What to think about attitudes toward and images of gays in U.S. media these days? It’s a complicated question. On one hand, clearly there have been enormous advances. Not so long ago, who could have imagined shows like The L Word or Will & Grace being long-running mainstream hits? Ellen and Rosie and such are beloved by housewives across America. Brokeback Mountain won Oscars—though not the big one, in what many speculated was a failure of nerve on the part of older Academy voters who simply didn’t want to watch it.
Yet Brokeback did not open the floodgates for gay-themed Hollywood projects as predicted, the studios regarding its success as a fluke. (We’ll see if Ang Lee’s upcoming gay-perspective Woodstock movie or Gus Van Sant’s Harvey Milk bio changes their minds.)
While yesteryear’s blatant stereotypes are no longer so present or acceptable—which is not to say they’re gone—a new brand of permissible homophobia is all over today’s comedy. That’s heterosexual-panic humor, in which the hilarity of straight men awkwardly caught in "gay-looking" circumstances with other guys causes no end of hilarity. Sometimes (as in Judd Apatow’s scatological yet essentially good-hearted comedies) this tack feels like it’s making fun of homophobia. Other times (e.g. I Now Pronounce You Chuck and Larry, Wild Hogs, etc.) it’s just homophobia veiled in yuks and a phony "tolerance lesson" line or two.
Gay-themed movies by gay filmmakers have mostly stayed ghettoized, too, the vast majority simply playing gay fests before shuttling off to Netflix. Whose subscribers, looking for gay titles otherwise not available in the hinterlands, often complain that most of these films are low-budget, low-quality and low in imagination. Not all, of course—but a lot. By risking little, they can make a little profit. Adventurousness seldom enters the equation.
About 15 years ago, however, it looked like queer film—back when the slur was being reclaimed by angry ACT UP types and other radical thinkers—might provide a cutting edge for the art form’s future. Granted a name by San Francisco-based critic B. Ruby Rich in an early 1992 Village Voice essay, "New Queer Cinema" appeared a movement that just might virally revivify American moviemaking. At least the indie kind.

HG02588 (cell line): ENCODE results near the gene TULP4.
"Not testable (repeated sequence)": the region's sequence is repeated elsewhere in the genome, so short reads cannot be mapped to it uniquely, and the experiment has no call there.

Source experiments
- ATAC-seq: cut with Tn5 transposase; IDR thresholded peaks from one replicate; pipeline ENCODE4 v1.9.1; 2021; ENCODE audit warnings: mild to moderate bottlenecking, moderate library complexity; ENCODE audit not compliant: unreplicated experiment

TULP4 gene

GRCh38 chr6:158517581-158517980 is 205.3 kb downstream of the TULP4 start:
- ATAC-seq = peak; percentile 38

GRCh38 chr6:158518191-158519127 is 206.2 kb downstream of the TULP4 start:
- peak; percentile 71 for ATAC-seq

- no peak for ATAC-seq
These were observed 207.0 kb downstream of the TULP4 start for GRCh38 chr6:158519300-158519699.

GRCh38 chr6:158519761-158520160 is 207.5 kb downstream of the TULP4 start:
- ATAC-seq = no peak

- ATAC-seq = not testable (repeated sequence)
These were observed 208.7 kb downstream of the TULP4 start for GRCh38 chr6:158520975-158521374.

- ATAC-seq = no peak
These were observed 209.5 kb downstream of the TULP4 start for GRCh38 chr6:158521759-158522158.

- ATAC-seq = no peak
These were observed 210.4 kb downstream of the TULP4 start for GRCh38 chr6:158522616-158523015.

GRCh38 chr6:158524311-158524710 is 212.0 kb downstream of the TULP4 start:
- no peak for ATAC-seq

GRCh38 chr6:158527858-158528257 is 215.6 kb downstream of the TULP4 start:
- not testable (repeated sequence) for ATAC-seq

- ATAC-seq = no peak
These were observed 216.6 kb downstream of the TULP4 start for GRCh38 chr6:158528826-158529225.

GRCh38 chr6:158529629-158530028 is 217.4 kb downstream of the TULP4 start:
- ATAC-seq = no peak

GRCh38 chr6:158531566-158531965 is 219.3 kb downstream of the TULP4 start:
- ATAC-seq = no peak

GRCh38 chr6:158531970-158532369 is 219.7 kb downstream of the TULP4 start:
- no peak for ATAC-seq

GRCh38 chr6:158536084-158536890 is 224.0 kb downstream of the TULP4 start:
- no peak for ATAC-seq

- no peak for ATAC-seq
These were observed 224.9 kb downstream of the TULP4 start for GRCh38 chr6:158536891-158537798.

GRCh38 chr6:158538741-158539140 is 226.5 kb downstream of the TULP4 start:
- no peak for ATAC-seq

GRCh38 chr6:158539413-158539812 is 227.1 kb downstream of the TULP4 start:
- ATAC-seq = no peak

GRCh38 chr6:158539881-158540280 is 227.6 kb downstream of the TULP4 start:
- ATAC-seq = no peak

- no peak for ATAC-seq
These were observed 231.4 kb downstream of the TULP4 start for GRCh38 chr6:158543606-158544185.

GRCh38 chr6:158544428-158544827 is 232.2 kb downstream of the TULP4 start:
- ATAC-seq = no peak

It didn’t turn out that way. But NQC did leave a packet of memorably daring, stylish, imperfect movies behind. Among them: Rose Troche’s Go Fish, Tom Kalin’s Leopold-Loeb spin Swoon, Gus Van Sant’s Mala Noche and My Own Private Idaho, Jennie Livingston’s vogueing documentary Paris is Burning, Todd Haynes’ Poison, Lizzie Borden’s Born in Flames, Alex Sichel’s All Over Me. There were also equivalent stirrings in England (from Isaac Julien, Derek Jarman, Christopher Munch and others), Canada (Bruce la Bruce, John Greyson), Germany and beyond.
A flagship feature in that period was 1992’s The Living End, which comes out on DVD this week in sonically remixed/visually remastered form from Strand Releasing, itself a player in the original NQC epoch.
Billed as "An Irresponsible Movie by Gregg Araki," this was maybe the first U.S. narrative feature that responded to the AIDS crisis with ACT UP-style radical rage rather than lamentation or case-pleading. It’s also (still) intensely sexy, funny, and romantic.
Having just discovered he’s HIV-positive, L.A. alternative-weekly film critic and Smiths fan Jon (Craig Gilmore) goes into a depressive tailspin. He’s jerked out of that insular funk by an abrupt path-crossing with hunky, impulsive, borderline-psycho drifter Luke (Mike Dytri)—whose initial appearance in a Jesus & Mary Chain T-shirt signals their musical/temperamental differences.